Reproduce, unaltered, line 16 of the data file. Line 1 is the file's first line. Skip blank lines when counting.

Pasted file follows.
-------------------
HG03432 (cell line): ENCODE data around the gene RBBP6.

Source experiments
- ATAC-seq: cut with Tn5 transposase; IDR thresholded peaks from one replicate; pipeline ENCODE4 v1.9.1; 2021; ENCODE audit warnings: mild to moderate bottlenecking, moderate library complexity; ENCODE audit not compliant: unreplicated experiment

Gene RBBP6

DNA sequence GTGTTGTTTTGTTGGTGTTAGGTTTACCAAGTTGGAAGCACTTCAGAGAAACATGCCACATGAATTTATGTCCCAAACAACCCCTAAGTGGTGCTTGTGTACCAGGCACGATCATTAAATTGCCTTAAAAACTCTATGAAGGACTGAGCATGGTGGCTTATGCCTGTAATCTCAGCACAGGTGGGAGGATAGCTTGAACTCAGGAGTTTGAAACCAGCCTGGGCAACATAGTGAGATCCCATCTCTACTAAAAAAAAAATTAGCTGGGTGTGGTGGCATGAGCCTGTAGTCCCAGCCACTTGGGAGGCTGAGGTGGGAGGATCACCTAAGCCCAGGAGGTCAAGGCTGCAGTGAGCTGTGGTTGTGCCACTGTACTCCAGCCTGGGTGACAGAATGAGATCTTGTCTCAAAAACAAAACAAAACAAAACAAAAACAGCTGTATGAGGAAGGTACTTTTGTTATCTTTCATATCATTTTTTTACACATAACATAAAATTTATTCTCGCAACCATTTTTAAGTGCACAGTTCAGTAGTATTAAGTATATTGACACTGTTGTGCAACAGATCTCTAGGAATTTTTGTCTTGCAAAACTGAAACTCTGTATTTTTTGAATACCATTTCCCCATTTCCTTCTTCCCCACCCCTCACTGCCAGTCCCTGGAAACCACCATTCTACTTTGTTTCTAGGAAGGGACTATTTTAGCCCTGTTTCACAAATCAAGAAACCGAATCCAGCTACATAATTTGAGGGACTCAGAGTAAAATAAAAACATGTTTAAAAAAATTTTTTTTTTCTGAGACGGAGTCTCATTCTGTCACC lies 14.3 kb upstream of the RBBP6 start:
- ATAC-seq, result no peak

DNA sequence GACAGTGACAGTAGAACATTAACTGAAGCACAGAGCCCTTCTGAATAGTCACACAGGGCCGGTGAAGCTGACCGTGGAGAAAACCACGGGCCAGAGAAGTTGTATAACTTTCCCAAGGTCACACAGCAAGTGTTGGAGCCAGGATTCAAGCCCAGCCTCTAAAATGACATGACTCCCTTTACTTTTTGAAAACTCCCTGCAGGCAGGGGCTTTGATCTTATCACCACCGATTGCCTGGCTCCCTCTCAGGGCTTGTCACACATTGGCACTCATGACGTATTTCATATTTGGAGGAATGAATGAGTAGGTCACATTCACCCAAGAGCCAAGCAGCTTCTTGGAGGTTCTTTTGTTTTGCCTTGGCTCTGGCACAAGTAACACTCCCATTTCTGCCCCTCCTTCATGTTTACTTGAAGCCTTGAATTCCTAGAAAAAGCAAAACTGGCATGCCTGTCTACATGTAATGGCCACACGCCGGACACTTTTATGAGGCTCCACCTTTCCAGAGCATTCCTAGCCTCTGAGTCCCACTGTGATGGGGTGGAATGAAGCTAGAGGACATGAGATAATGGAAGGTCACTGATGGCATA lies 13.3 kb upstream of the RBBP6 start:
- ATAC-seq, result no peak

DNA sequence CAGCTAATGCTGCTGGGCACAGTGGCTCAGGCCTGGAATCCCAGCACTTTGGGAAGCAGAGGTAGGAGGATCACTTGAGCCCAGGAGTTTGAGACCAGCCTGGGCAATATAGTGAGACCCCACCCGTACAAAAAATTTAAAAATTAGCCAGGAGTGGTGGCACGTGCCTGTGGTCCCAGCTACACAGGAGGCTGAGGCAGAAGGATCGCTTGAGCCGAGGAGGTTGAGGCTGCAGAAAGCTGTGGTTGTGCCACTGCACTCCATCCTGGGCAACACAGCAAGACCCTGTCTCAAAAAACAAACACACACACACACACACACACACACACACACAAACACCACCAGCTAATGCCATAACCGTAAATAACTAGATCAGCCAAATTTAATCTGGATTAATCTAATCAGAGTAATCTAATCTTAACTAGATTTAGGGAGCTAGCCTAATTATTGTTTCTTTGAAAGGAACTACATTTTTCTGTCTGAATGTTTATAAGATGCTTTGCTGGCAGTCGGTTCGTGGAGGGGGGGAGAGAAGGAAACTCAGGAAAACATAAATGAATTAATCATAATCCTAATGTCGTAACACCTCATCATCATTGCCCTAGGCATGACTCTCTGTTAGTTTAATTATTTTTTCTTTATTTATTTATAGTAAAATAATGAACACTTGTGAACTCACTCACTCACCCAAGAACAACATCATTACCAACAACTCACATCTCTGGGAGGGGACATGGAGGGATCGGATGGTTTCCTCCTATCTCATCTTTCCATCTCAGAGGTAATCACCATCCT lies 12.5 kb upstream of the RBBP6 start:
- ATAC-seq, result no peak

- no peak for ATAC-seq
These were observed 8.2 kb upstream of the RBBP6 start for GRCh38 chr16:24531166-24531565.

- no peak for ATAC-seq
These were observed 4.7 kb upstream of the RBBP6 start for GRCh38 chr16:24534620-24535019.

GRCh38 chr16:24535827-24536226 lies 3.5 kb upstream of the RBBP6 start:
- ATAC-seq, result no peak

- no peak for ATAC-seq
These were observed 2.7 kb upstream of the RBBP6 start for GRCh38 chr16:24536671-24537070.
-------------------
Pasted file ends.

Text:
- ATAC-seq, result no peak